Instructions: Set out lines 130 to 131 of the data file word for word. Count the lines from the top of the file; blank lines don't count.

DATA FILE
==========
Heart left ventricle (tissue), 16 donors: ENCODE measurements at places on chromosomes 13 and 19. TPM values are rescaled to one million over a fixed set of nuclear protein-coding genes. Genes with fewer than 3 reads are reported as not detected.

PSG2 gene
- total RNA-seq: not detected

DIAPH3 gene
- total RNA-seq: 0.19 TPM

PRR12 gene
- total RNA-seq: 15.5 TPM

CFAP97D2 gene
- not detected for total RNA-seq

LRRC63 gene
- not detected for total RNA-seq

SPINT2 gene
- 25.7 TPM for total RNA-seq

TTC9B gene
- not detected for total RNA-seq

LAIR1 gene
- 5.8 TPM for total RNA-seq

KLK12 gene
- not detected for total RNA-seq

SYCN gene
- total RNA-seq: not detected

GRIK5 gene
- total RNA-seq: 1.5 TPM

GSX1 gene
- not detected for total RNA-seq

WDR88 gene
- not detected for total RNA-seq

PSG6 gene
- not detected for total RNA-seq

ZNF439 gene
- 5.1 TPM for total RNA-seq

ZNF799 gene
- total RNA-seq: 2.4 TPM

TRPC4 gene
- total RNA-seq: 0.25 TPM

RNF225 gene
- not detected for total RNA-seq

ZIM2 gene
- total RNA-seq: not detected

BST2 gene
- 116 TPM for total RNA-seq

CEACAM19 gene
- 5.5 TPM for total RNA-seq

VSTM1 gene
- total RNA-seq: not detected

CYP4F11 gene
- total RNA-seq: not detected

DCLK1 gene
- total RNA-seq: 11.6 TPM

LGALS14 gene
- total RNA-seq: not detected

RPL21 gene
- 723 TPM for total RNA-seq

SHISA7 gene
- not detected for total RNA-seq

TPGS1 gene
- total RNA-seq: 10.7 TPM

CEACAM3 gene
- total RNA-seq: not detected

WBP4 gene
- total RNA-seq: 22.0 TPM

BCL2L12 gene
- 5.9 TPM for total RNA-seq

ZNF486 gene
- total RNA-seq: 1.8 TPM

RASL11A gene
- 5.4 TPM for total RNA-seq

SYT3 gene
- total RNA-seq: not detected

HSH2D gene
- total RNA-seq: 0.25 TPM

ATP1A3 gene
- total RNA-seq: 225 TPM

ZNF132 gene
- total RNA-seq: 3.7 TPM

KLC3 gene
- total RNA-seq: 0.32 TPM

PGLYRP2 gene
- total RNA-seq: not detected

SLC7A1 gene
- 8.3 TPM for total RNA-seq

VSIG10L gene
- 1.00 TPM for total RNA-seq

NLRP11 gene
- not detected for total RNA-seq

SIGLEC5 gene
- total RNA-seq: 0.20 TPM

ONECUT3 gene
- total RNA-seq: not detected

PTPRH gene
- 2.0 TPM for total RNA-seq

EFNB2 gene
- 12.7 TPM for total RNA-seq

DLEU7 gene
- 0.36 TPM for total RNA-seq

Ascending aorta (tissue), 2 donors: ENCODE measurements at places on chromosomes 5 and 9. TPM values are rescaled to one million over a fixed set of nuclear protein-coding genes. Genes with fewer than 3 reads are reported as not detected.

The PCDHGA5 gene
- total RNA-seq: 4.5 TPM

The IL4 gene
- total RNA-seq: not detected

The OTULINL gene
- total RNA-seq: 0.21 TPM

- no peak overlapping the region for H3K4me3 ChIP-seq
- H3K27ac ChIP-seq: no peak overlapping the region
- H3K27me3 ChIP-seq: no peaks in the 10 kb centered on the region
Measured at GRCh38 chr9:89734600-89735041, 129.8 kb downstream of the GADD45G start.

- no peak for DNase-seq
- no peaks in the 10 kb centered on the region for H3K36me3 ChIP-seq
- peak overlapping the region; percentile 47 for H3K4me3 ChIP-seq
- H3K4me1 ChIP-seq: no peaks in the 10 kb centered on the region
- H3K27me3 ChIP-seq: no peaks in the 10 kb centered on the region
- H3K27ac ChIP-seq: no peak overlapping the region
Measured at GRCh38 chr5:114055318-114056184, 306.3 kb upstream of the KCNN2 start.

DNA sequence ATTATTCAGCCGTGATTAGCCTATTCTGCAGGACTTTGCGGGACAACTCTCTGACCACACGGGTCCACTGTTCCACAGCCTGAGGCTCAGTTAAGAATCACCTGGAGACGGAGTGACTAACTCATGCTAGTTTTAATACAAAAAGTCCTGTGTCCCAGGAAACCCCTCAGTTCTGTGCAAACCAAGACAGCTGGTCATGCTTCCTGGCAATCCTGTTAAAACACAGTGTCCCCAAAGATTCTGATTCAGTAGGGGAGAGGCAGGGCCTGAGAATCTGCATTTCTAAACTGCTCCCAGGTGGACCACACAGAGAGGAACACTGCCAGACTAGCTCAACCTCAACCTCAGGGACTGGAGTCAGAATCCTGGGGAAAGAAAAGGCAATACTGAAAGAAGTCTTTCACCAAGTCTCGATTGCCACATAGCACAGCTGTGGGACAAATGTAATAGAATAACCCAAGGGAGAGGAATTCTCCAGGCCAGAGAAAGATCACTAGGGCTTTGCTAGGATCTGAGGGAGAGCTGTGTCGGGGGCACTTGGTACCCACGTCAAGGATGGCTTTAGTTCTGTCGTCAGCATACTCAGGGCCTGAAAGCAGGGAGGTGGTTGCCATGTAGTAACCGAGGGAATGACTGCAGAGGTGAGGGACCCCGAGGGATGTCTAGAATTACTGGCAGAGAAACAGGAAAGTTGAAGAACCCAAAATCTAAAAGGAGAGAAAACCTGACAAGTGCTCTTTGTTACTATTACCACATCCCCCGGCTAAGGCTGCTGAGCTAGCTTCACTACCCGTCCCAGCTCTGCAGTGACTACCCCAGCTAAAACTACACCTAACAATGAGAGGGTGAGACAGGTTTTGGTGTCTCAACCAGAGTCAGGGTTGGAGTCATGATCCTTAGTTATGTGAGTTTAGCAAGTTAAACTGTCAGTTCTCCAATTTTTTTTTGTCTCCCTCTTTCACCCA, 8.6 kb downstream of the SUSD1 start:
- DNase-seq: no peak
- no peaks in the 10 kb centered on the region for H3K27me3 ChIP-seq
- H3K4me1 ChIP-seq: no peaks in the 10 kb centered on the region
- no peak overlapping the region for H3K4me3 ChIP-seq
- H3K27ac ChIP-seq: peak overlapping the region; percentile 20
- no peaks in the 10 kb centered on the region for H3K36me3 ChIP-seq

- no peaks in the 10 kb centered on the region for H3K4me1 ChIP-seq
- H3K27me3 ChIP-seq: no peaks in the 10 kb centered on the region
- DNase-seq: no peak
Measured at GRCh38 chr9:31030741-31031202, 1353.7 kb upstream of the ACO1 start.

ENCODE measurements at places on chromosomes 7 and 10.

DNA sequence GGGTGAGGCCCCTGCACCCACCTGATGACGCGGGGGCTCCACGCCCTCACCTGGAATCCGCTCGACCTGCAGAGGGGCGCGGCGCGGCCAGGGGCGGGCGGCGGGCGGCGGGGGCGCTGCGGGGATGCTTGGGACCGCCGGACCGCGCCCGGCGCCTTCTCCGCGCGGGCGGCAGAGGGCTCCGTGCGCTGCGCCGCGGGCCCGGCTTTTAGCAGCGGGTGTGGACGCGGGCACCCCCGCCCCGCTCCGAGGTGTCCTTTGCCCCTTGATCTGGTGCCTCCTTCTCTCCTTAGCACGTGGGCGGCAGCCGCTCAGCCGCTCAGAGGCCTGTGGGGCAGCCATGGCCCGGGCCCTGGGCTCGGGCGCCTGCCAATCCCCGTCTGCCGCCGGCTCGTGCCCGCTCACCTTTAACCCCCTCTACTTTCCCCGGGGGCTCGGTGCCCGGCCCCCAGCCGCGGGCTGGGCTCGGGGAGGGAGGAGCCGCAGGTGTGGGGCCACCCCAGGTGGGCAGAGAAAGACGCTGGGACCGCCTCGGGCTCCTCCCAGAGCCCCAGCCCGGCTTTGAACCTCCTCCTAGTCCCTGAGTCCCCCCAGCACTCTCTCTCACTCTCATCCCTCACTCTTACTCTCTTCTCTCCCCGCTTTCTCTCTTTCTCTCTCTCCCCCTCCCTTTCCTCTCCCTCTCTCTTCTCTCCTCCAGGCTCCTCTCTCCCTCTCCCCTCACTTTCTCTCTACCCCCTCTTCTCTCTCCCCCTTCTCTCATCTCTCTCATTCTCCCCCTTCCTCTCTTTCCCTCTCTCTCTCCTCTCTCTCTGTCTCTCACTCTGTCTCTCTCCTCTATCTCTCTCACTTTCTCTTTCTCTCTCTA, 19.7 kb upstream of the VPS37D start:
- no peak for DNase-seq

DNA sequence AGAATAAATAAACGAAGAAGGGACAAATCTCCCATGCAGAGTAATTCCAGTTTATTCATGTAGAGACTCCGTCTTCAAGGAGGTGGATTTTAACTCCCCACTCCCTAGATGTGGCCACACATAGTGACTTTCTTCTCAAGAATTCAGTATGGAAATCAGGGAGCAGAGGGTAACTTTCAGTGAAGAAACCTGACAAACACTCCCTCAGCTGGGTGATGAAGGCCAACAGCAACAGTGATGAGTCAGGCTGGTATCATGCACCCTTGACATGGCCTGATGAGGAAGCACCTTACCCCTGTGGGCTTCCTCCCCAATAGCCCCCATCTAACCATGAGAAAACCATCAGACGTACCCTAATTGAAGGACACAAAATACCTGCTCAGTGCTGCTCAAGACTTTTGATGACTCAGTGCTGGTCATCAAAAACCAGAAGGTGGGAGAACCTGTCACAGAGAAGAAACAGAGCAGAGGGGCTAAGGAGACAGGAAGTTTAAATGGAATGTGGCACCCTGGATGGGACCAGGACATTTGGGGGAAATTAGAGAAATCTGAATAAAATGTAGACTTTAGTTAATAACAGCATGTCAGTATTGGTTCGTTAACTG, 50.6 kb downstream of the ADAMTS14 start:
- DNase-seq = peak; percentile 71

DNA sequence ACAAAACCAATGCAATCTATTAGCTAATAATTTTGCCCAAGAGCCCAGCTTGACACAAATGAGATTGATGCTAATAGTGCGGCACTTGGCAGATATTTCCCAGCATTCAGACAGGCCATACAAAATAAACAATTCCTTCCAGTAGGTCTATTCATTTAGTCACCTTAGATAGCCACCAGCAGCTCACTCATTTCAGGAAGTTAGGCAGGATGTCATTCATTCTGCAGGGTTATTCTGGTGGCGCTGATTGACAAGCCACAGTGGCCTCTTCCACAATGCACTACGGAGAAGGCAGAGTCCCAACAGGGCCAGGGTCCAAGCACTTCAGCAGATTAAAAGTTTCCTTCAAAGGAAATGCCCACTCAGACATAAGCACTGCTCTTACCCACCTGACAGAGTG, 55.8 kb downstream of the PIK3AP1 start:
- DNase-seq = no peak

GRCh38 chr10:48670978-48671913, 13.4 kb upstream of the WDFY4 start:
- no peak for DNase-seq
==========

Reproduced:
DNA sequence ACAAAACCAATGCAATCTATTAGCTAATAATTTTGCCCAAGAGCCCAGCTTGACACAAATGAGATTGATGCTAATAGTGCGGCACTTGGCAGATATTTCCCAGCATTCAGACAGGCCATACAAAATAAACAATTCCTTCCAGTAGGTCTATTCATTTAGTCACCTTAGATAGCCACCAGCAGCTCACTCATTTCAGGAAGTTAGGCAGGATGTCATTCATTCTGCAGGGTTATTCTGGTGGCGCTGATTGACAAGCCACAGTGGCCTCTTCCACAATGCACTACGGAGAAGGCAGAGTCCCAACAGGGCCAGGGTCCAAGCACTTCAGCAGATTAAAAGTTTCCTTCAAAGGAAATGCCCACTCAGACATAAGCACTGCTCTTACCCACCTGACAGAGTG, 55.8 kb downstream of the PIK3AP1 start:
- DNase-seq = no peak